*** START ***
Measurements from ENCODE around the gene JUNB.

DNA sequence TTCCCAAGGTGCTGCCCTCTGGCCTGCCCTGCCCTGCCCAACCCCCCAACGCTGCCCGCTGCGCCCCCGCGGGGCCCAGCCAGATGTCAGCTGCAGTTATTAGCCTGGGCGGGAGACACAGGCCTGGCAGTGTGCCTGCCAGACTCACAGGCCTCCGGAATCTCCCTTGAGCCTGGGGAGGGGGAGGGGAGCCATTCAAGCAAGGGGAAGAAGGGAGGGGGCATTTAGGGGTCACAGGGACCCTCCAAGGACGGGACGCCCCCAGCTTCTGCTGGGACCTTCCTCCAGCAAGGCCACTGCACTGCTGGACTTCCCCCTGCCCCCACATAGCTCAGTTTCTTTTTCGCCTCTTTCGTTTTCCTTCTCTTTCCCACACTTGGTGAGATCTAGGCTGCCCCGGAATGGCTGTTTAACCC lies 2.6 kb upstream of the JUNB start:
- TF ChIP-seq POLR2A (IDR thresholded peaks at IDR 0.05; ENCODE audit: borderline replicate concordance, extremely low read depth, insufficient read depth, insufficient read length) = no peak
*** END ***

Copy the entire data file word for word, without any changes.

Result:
Measurements from ENCODE around the gene JUNB.

DNA sequence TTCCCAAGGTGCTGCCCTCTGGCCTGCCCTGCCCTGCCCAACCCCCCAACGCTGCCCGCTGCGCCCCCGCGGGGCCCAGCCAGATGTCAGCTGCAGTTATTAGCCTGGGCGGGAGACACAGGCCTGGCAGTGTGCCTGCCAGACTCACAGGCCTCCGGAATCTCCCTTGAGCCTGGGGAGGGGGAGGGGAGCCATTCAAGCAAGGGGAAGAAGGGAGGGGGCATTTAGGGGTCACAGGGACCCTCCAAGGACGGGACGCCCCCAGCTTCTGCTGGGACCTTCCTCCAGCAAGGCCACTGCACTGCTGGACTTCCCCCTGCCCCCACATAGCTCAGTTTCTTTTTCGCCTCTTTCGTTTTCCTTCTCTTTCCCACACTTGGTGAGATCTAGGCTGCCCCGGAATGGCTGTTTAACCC lies 2.6 kb upstream of the JUNB start:
- TF ChIP-seq POLR2A (IDR thresholded peaks at IDR 0.05; ENCODE audit: borderline replicate concordance, extremely low read depth, insufficient read depth, insufficient read length) = no peak